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Factors Controlling the Size of Carbohydrate Stores

Although Exercises 3.2 might suggest that the body can only store a fixed amount of carbohydrate, this amount can in fact be quite different between individuals and may vary greatly in the same person at different times. Let us consider the factors that explain this observation.

One factor is the level of training. The concentration of glycogen in the leg muscles of untrained subjects who eat normal diets is about 14 g/kg of wet muscle (Blom et al, 1987a; Hultman, 1967), whereas values of up to 36 g/kg are usually found in trained athletes who have not exercised for 24 to 48 hours (Costill et al, 1981; Noakes et al, 1988b; W.M. Sherman et al, 1983; see Exercises 3.3). Average muscle glycogen levels in athletes during training are lower, about 21 g/kg.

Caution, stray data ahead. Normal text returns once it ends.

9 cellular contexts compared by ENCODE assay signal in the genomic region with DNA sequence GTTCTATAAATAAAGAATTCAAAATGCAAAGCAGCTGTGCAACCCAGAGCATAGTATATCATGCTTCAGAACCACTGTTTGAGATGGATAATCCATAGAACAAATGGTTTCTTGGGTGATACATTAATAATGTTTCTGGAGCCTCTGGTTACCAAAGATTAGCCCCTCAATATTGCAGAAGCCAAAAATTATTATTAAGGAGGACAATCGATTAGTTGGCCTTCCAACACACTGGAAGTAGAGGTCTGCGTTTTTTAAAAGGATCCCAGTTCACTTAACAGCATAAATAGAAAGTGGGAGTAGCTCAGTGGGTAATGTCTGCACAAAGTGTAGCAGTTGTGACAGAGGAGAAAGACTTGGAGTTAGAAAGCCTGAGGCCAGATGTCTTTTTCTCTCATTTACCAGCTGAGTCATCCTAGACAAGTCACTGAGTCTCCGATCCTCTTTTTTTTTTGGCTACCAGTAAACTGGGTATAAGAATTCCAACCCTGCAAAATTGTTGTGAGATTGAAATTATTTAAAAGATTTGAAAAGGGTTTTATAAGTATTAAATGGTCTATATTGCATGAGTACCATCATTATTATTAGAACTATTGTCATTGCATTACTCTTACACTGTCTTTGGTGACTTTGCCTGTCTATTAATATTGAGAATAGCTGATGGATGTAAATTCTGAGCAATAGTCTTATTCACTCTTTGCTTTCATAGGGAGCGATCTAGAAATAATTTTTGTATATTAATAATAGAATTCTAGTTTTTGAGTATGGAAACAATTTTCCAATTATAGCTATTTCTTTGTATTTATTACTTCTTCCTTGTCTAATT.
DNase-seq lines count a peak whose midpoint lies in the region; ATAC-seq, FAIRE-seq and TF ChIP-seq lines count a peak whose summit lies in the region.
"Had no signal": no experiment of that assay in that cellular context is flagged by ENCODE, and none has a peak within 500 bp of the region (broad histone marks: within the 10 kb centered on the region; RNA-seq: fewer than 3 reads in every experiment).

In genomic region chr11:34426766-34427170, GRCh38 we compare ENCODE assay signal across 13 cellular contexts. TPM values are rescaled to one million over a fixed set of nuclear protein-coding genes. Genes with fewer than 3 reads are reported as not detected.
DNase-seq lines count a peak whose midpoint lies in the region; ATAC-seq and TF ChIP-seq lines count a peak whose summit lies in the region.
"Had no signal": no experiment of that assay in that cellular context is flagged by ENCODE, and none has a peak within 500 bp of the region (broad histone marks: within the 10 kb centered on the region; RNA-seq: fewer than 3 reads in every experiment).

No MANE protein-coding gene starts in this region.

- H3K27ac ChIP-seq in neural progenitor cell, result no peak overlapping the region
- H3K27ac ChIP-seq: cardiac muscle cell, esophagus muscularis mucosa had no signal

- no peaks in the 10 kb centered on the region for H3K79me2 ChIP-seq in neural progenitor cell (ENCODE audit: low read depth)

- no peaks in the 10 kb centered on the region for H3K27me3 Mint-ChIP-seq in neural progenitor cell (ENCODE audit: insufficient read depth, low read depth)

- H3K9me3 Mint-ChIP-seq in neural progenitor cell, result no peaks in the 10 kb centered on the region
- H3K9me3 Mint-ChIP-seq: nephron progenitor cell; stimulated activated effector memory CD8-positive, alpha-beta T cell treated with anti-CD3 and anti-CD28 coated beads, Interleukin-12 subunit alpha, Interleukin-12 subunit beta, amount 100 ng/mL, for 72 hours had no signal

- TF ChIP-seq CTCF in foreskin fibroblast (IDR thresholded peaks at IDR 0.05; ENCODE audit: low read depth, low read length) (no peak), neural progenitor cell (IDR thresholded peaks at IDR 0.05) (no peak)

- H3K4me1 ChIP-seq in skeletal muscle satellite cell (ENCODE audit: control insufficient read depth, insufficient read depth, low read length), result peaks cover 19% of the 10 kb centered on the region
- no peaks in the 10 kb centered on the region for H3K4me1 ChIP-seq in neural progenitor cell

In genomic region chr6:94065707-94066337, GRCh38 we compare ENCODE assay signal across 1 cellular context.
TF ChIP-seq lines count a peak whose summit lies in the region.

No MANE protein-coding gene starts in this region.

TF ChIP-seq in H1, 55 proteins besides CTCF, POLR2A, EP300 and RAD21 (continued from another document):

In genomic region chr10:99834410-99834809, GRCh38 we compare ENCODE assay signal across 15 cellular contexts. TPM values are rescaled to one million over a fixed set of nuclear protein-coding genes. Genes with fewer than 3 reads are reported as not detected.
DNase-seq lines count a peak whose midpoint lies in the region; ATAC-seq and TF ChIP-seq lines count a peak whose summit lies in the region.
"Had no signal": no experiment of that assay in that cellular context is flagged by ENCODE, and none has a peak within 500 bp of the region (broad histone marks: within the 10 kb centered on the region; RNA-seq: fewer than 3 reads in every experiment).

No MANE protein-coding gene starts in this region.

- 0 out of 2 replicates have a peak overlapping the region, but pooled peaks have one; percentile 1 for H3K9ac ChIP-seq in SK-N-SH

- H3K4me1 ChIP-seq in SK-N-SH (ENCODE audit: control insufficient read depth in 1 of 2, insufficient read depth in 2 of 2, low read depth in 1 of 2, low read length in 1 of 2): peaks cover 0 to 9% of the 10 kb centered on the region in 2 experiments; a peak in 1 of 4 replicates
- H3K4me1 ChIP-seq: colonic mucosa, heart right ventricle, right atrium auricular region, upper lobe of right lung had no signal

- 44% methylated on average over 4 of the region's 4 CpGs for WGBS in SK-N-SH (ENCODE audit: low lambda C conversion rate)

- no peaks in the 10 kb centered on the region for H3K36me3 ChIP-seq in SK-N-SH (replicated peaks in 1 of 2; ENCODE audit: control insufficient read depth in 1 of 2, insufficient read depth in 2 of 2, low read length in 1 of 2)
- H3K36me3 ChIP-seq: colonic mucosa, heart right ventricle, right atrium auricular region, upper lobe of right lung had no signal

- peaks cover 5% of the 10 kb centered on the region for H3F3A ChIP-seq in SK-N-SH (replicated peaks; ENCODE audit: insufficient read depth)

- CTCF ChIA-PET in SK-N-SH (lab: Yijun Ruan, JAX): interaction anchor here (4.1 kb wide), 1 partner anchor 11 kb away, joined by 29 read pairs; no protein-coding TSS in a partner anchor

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A small part of this difference is a result of a dietary change, because as people become more fit they naturally tend to eat diets higher in carbohydrate, which will increase muscle glycogen stores. However, untrained subjects eating high-carbohydrate diets increase their muscle glycogen stores to about 18 g/kg (Hultman, 1967; Jardine et al, 1988) or about half the values measured in trained athletes. Similarly, muscle glycogen levels in trained subjects eating low-carbo-hydrate diets are about twice the values measured in untrained subjects eating the same diet.

To convert from g/kg to mmol/kg wet muscle, multiply by 5.56. Notice that although liver glycogen stores are intact after a 42-km race, muscle glycogen levels are very low. CHO = carbohydrate. ‘‘Calculated at a liver glycogen utilization rate of 40 g/hr during exercise at 75 to 85% V02max (Ahlborg & Felig, 1982) for an athlete running 42.2 km in 2.5 hours and not ingesting carbohydrate.

Additional evidence that training increases the muscle’s capacity to store glycogen is provided by the finding that the muscle glycogen content of the legs is greater than that of the arms, almost certainly because the legs are used more and are therefore “fitter” (Hultman, 1967).

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